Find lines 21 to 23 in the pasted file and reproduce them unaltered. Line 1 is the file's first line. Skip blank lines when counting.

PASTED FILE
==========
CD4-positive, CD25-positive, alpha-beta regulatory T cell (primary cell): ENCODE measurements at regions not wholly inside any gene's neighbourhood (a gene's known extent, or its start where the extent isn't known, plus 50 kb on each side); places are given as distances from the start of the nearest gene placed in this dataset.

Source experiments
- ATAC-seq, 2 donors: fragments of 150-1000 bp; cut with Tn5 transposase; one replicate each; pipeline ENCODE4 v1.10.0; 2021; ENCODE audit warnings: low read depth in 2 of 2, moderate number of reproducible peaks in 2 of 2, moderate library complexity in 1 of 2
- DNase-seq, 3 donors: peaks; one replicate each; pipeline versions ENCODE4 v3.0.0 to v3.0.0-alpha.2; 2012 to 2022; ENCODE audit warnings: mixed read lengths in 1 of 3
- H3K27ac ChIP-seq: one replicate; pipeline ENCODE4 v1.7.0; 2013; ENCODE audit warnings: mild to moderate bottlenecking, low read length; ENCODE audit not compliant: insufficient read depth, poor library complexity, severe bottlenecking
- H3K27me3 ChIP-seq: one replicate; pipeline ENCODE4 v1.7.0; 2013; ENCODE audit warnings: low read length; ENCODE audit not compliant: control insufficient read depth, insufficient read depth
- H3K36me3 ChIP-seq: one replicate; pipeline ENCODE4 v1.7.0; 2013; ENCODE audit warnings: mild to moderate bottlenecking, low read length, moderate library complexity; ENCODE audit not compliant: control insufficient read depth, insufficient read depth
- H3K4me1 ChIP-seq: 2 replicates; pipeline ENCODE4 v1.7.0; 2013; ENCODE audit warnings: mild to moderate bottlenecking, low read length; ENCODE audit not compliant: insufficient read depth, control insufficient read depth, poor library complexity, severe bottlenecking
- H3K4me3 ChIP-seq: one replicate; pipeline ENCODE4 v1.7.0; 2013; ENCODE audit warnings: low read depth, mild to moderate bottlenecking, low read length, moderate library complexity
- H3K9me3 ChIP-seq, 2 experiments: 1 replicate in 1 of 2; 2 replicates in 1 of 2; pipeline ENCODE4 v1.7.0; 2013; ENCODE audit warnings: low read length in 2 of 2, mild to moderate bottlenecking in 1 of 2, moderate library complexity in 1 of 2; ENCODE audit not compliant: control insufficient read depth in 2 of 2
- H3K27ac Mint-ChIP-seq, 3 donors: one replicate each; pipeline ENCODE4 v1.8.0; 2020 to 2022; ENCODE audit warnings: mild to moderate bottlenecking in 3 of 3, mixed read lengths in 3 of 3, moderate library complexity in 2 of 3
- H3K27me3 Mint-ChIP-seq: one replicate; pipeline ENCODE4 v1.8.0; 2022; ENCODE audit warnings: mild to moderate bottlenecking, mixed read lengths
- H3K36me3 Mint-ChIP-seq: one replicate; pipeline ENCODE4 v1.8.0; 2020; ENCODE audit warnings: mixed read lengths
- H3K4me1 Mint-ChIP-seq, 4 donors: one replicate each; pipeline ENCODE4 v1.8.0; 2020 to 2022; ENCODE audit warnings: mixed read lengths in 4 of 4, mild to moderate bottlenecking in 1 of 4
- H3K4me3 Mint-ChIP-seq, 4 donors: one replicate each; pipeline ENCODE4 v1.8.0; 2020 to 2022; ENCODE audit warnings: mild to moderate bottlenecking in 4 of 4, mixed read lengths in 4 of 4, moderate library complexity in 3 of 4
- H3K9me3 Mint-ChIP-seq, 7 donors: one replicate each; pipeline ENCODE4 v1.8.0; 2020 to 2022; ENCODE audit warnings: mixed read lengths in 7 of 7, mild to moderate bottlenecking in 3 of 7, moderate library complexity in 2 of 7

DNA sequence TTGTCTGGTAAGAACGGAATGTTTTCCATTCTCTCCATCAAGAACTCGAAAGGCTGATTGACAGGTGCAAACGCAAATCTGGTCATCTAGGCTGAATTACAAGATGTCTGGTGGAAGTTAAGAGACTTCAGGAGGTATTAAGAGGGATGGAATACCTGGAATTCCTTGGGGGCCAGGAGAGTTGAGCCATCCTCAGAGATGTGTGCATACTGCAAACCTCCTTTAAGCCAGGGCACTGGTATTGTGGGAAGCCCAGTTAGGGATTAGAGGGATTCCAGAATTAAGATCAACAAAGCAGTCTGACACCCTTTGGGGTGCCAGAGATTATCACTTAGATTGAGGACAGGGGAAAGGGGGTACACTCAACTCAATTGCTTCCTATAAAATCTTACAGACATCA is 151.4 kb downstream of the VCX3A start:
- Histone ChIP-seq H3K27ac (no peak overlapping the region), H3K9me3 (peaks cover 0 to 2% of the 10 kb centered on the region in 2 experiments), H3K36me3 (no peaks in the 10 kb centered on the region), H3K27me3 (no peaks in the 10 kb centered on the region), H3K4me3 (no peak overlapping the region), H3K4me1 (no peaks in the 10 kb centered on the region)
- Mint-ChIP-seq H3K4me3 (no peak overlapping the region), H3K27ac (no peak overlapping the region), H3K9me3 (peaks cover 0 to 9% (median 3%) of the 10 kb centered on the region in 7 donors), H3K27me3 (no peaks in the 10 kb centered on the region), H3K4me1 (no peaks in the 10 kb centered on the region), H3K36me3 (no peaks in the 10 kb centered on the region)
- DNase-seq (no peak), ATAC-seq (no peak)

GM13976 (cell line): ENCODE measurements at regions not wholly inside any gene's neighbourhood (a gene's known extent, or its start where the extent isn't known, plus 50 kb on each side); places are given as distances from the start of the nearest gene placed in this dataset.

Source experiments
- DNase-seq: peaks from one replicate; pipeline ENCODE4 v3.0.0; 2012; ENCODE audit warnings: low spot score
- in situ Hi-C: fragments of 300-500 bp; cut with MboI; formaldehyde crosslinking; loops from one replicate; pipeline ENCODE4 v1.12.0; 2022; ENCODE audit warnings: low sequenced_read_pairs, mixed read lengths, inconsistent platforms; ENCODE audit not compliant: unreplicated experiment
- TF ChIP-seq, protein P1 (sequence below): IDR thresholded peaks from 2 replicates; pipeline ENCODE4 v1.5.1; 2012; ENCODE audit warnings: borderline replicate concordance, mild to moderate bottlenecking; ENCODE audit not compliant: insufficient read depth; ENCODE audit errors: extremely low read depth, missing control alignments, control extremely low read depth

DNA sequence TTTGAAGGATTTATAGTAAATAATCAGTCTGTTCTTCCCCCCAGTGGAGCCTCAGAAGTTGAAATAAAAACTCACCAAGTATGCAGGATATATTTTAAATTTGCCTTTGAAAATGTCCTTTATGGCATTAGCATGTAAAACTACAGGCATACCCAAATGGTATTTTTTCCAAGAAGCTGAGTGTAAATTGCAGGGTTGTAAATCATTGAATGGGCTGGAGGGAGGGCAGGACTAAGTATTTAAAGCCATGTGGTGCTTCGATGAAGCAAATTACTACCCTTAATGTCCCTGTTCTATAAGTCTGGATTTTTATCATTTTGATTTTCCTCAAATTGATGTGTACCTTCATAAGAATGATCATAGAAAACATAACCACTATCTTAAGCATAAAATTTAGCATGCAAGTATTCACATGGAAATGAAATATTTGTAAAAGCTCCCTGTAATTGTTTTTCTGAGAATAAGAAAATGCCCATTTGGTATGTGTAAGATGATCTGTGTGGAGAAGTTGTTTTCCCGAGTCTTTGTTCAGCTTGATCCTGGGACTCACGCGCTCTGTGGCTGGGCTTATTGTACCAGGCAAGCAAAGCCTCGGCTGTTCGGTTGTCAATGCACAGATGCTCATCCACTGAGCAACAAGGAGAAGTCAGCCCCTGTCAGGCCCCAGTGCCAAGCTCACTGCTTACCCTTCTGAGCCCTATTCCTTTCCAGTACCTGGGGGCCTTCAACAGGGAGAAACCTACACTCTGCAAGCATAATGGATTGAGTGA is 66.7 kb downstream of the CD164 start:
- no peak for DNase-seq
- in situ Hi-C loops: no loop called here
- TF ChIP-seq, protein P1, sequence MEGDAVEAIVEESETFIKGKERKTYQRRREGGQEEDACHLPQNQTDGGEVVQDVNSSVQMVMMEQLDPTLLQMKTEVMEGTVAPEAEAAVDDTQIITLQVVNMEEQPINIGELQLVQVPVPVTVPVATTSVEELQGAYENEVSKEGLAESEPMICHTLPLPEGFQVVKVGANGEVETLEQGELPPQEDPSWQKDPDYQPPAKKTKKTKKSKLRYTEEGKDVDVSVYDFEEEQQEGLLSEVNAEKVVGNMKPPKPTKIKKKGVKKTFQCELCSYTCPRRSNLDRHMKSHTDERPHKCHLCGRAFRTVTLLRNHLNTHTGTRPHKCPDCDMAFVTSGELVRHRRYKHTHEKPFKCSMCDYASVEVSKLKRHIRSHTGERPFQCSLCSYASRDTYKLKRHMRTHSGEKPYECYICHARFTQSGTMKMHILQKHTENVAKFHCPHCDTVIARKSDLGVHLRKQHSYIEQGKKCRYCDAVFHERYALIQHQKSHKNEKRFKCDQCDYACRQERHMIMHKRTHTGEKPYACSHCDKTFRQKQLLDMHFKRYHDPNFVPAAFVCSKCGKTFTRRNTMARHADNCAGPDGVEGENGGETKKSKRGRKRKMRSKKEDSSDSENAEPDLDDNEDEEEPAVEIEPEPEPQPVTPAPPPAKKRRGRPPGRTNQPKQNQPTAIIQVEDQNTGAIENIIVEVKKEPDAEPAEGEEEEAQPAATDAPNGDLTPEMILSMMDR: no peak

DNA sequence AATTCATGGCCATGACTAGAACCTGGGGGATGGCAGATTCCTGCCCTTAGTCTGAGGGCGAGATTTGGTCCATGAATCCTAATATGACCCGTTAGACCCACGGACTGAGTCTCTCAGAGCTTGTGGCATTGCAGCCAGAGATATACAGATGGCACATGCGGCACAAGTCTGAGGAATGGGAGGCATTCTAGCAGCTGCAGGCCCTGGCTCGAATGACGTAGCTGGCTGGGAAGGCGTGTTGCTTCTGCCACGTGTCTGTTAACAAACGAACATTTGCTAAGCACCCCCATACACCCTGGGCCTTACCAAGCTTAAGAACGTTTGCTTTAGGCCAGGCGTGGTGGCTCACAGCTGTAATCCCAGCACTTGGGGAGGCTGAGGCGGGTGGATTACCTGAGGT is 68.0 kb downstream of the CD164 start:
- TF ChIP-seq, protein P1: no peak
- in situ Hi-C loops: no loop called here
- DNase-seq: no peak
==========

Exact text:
GM13976 (cell line): ENCODE measurements at regions not wholly inside any gene's neighbourhood (a gene's known extent, or its start where the extent isn't known, plus 50 kb on each side); places are given as distances from the start of the nearest gene placed in this dataset.

Source experiments
- DNase-seq: peaks from one replicate; pipeline ENCODE4 v3.0.0; 2012; ENCODE audit warnings: low spot score